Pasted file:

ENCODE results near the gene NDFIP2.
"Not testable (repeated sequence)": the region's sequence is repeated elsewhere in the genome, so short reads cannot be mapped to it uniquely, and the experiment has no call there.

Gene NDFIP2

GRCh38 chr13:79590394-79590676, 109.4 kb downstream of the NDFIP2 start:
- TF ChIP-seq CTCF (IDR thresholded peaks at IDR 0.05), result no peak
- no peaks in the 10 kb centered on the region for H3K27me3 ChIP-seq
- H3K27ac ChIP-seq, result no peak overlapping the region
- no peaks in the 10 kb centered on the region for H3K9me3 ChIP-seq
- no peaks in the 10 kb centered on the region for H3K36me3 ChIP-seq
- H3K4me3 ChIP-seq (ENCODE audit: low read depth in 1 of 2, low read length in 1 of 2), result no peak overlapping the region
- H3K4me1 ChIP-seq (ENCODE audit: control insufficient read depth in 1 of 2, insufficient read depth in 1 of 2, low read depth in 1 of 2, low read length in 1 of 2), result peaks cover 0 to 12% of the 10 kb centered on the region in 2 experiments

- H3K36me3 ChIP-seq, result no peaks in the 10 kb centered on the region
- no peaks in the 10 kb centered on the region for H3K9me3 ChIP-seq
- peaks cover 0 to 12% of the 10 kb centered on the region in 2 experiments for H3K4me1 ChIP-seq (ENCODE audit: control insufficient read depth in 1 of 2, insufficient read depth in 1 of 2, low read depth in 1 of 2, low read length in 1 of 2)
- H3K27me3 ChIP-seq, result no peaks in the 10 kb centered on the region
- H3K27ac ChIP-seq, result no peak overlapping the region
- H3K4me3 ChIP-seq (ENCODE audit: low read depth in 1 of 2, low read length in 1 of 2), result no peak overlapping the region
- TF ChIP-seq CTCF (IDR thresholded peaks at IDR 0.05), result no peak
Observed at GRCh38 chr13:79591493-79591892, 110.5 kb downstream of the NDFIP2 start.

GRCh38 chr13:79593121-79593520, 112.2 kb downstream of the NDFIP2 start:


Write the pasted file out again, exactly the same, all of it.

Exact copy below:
ENCODE results near the gene NDFIP2.
"Not testable (repeated sequence)": the region's sequence is repeated elsewhere in the genome, so short reads cannot be mapped to it uniquely, and the experiment has no call there.

Gene NDFIP2

GRCh38 chr13:79590394-79590676, 109.4 kb downstream of the NDFIP2 start:
- TF ChIP-seq CTCF (IDR thresholded peaks at IDR 0.05), result no peak
- no peaks in the 10 kb centered on the region for H3K27me3 ChIP-seq
- H3K27ac ChIP-seq, result no peak overlapping the region
- no peaks in the 10 kb centered on the region for H3K9me3 ChIP-seq
- no peaks in the 10 kb centered on the region for H3K36me3 ChIP-seq
- H3K4me3 ChIP-seq (ENCODE audit: low read depth in 1 of 2, low read length in 1 of 2), result no peak overlapping the region
- H3K4me1 ChIP-seq (ENCODE audit: control insufficient read depth in 1 of 2, insufficient read depth in 1 of 2, low read depth in 1 of 2, low read length in 1 of 2), result peaks cover 0 to 12% of the 10 kb centered on the region in 2 experiments

- H3K36me3 ChIP-seq, result no peaks in the 10 kb centered on the region
- no peaks in the 10 kb centered on the region for H3K9me3 ChIP-seq
- peaks cover 0 to 12% of the 10 kb centered on the region in 2 experiments for H3K4me1 ChIP-seq (ENCODE audit: control insufficient read depth in 1 of 2, insufficient read depth in 1 of 2, low read depth in 1 of 2, low read length in 1 of 2)
- H3K27me3 ChIP-seq, result no peaks in the 10 kb centered on the region
- H3K27ac ChIP-seq, result no peak overlapping the region
- H3K4me3 ChIP-seq (ENCODE audit: low read depth in 1 of 2, low read length in 1 of 2), result no peak overlapping the region
- TF ChIP-seq CTCF (IDR thresholded peaks at IDR 0.05), result no peak
Observed at GRCh38 chr13:79591493-79591892, 110.5 kb downstream of the NDFIP2 start.

GRCh38 chr13:79593121-79593520, 112.2 kb downstream of the NDFIP2 start: